CD-R, Twenty Hertz/Sileat, 2006
Paul Bradley and Cría Cuervos conspire to accelerate the fabric of time itself with their collaborative work, “Moraines.” It is an extensive ambient piece, and begins with such quiet subtlety it found me double-checking the speakers for a minute or two before I decided that indeed, there was a track playing. Forty-six minutes and unknown ages later, “Moraines” had transformed a tapestry of sibilant drones and harmonic hums into an acoustic time machine, dialed to the late Pleistocene.
A moraine is an accumulation of boulders, stones, or other debris carried and deposited by a glacier. Paul Bradley and Cría Cuervos have either created the very music by which to watch glaciers, or a soundtrack in which the ghosts of ice flows passed are revisited at a glacial pace. The listener is transported to a sparse land of grey earth and windswept vegetation, where cycles of climate and erosion have remade vistas time and again. From vantage atop a small ridge – amassed in the wake of a glacier many thousands of years before – hints at booming undercurrents rise to the listener’s ears through uncharted meters of long-forgotten ice.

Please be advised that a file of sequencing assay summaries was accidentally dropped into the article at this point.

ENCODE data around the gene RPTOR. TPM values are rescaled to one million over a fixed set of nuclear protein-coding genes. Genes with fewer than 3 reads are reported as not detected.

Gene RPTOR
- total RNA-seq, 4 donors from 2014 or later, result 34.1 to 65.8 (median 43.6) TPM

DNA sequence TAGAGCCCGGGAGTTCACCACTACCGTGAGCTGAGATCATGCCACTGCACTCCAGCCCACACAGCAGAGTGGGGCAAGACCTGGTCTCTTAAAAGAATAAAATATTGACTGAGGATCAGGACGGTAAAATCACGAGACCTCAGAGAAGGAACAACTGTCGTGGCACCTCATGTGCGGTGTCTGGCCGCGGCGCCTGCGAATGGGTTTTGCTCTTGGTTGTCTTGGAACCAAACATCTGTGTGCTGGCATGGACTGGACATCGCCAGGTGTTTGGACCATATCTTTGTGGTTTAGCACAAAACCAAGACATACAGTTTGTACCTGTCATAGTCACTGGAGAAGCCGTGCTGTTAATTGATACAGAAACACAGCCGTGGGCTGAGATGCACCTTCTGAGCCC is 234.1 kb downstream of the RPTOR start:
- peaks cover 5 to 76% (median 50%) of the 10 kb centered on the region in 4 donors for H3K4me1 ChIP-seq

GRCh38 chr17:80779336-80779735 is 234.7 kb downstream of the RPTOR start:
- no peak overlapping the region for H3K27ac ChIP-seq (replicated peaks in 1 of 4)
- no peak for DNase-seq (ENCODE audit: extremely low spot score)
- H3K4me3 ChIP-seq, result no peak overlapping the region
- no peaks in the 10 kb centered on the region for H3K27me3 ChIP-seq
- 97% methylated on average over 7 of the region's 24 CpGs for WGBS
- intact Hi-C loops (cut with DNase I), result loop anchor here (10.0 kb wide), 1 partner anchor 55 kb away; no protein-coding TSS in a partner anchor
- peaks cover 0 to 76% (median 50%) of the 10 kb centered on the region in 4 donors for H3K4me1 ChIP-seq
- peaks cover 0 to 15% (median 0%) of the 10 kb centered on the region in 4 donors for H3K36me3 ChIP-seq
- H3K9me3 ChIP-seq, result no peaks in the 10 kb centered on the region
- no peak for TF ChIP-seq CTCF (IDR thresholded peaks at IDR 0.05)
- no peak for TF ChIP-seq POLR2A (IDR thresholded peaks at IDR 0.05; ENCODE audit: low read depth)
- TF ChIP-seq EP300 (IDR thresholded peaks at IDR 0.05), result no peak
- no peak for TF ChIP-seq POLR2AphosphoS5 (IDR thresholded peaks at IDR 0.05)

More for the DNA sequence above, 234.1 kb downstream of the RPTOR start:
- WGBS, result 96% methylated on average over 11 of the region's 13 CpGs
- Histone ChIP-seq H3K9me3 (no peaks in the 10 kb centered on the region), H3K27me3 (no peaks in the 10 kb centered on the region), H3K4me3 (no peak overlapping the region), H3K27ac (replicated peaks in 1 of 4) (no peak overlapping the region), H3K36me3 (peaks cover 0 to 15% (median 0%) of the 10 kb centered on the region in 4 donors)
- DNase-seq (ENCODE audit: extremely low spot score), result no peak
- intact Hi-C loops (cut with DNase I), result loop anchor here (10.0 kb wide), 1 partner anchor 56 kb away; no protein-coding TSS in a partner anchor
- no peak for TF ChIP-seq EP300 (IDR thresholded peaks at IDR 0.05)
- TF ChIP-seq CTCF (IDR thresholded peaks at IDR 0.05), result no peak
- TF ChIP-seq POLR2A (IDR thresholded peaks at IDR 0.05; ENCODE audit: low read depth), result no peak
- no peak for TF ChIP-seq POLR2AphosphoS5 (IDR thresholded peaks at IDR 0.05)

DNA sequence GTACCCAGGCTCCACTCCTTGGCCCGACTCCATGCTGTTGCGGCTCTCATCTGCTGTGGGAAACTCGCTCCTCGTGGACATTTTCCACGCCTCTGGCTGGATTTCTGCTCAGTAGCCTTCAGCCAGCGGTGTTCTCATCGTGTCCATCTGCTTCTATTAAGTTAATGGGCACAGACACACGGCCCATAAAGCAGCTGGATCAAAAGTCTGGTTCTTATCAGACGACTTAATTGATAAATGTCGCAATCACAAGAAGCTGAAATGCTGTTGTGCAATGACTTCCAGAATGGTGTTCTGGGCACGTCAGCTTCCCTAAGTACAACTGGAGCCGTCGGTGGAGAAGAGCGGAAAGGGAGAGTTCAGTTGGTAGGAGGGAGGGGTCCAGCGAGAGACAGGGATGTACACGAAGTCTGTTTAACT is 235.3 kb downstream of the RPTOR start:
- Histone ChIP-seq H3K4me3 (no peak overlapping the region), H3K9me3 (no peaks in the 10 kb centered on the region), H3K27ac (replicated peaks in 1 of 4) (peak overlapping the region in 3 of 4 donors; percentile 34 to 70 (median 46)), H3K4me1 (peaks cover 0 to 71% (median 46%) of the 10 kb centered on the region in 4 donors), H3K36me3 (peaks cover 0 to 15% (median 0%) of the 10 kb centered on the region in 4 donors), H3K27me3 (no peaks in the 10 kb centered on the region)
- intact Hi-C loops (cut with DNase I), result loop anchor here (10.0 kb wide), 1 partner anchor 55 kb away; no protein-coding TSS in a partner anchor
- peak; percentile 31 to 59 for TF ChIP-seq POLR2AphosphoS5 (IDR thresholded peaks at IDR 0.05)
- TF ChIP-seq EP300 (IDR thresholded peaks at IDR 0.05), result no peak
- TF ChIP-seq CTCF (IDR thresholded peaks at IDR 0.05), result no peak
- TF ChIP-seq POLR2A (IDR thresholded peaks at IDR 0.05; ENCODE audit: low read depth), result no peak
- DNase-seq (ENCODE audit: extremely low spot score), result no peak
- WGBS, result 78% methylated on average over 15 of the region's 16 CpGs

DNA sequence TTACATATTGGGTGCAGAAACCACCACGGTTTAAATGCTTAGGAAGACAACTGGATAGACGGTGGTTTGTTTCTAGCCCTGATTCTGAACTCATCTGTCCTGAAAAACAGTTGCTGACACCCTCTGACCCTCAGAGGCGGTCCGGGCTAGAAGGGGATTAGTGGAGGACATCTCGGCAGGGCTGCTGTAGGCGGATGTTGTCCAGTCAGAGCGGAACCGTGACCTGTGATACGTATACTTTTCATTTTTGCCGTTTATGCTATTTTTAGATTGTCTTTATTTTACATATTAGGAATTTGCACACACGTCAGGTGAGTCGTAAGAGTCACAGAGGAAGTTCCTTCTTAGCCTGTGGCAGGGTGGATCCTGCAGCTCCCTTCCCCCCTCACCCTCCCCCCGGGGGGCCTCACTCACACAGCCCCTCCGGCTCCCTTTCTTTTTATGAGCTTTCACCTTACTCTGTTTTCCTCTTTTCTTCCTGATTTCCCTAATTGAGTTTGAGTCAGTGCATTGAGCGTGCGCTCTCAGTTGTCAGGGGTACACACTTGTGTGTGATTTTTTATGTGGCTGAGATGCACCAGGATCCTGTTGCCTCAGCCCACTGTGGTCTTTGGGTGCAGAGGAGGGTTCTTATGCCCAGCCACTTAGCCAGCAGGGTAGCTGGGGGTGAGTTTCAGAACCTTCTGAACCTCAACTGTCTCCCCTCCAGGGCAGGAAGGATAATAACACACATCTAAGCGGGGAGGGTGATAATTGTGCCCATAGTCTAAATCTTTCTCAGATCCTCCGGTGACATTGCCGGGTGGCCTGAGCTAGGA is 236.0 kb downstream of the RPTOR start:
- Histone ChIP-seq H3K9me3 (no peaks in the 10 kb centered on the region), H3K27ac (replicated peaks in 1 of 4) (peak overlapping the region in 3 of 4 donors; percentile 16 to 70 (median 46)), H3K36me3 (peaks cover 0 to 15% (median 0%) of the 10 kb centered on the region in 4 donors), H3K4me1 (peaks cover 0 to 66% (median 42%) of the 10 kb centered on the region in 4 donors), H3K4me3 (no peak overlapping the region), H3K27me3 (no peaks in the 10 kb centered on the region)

“Moraines” is a system of deposits; a complex sediment of sounds. In its beginning, the haunting echoes of falling stones scatter through lulling white noise, like unseen things rustling in dark crevices. The piece gradually shifts toward more harmonic tones and builds intensity with hissing crescendos reminiscent of trapped air escaping through widening cracks. Finally, after more than thirty minutes have passed, the collaborators usher in thawing ice and sounds of trickling, seeping and gurgling water. At the static-filled culmination of “Moraines,” waking life – buzzing insects and restless amphibians, perhaps – gathers in the slowly warming pools and scrub where glaciers once enthralled the land.
— Dutton Hauhart